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iPad  header logo

Turd Birds

For: iPad   Also on: Android, iPhone

Turd time's the charm

Product: Turd Birds | Developer: Cat Daddy Games | Publisher: 2K Play | Format: iPad | Genre: Endless running | Players: 1 | Version: Europe
Turd Birds iPad, thumbnail 1
For those who bleat on about games being art, Turd Birds is unlikely to be used as an example.

I mean, it's called Turd Birds for a start. It's practically got 'lowest common denominator' scrawled all over it in avian excrement.

Sure enough, Turd Birds proves to be as stupid as its name suggests. But, like toilet humour itself, there's a certain amount of childish glee to be drawn from it.

Origin of faeces

Turd Birds is a 3D endless-runner undoubtedly influenced by Temple Run and some of its more colourful disciples like Subway Surfers.

There are a couple of differences. Instead of running, your cruelly coerced birdy flaps along about ten feet above the ground. Swiping left and right switches you between several invisible lanes, enabling you to avoid obstacles and collect power-ups.

Another major mechanic is hinted at in that title. Tapping the screen causes your bird to poop. Do so when flying over a person and you get bonus points.

In practice this pooping system feels a little vague, with an excessive margin of error taking much of the fun out of hitting your target. It also clashes a little with the aforementioned movement system - particularly when it comes to moving and excreting in quick succession.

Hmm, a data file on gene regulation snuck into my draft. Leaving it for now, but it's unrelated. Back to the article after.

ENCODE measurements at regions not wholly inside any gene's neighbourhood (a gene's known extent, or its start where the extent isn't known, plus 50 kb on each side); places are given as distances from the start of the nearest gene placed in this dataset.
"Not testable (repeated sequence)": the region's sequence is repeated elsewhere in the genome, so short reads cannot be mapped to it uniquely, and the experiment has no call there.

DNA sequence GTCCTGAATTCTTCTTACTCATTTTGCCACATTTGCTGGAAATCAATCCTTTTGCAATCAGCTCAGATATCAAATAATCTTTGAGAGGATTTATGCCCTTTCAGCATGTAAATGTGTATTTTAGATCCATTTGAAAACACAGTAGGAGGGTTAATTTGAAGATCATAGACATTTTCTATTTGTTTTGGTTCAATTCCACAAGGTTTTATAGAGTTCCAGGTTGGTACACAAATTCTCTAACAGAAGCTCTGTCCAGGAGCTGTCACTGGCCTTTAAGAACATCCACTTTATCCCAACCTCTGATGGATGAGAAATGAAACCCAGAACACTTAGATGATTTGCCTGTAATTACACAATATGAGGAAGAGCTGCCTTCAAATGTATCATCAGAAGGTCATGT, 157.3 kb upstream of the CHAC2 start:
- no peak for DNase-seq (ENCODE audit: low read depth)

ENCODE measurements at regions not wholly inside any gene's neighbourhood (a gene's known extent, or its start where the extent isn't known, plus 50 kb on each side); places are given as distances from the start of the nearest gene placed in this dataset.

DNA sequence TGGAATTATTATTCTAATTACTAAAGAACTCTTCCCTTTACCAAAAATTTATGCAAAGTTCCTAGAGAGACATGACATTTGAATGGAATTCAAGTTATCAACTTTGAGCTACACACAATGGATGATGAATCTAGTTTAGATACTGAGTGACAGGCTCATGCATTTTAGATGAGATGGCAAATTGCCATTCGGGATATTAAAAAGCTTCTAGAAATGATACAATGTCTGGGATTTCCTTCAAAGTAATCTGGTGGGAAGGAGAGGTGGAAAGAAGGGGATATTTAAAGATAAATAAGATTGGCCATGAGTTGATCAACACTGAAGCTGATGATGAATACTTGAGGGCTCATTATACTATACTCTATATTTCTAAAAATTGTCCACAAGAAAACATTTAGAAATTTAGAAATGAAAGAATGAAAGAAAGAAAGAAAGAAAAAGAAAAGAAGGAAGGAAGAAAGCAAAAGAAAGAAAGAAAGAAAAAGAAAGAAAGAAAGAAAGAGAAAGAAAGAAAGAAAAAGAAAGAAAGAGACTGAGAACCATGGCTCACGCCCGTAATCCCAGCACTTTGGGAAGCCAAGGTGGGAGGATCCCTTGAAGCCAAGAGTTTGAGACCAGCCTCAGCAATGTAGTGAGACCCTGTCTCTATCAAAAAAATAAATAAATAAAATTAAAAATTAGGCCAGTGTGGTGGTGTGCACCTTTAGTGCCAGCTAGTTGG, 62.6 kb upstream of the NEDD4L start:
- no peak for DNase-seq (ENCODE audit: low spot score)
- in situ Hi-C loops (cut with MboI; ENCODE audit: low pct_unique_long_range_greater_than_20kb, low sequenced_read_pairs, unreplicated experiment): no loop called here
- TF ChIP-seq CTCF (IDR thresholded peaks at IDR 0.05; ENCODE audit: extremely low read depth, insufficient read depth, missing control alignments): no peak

Down in the dumps

Turd Birds is a highly simplistic game, then. What variety and sustained interest it has comes from its changes in scenery and its many goals and missions.

IAPs explained
Turd Birds is a free endless-runner, so it should come as no surprise to learn that it survives on in-app purchases.

They're surprisingly light and easy to digest, though. You can purchase all of the core bird upgrades with coins earned in-game, while unlocking extra birds is a case of collecting enough feathers of a certain colour.

You can buy extra coins at 69p / 99c for 20,000, which is fairly generous. The most expensive currency is gems, which are essential for continuing when you die (and thus giving you the best chance of beating those high scores).

Here's where it gets pricey, mind, with just two gems costing £1.49 / $1.99.
These can take the form of befouling a certain number of old ladies, for example, or collecting a number of floating burgers.

Best of all is the one where you have to dump on the profile picture of one of your friends - which you can of course grab about on Facebook, as long as you don't mind people knowing that you're playing a game all about defecating on people. It's a shame this isn't more of a challenge - it's practically impossible to miss.

But then, Turd Birds is a game built on cheap surface thrills rather than engaging gameplay. Playing through it feels entirely perfunctory, but there are just about enough colourful splodges along the route to keep you pushing on.

We can't guarantee that you'll be entirely satisfied once your business has been completed, however.
Turd Birds
Reviewer photo
Jon Mundy | 17 July 2013
As puerile as its title suggest, Turd Birds gets by on its bright and breezy appeal and a severe case of mission diarrhoea
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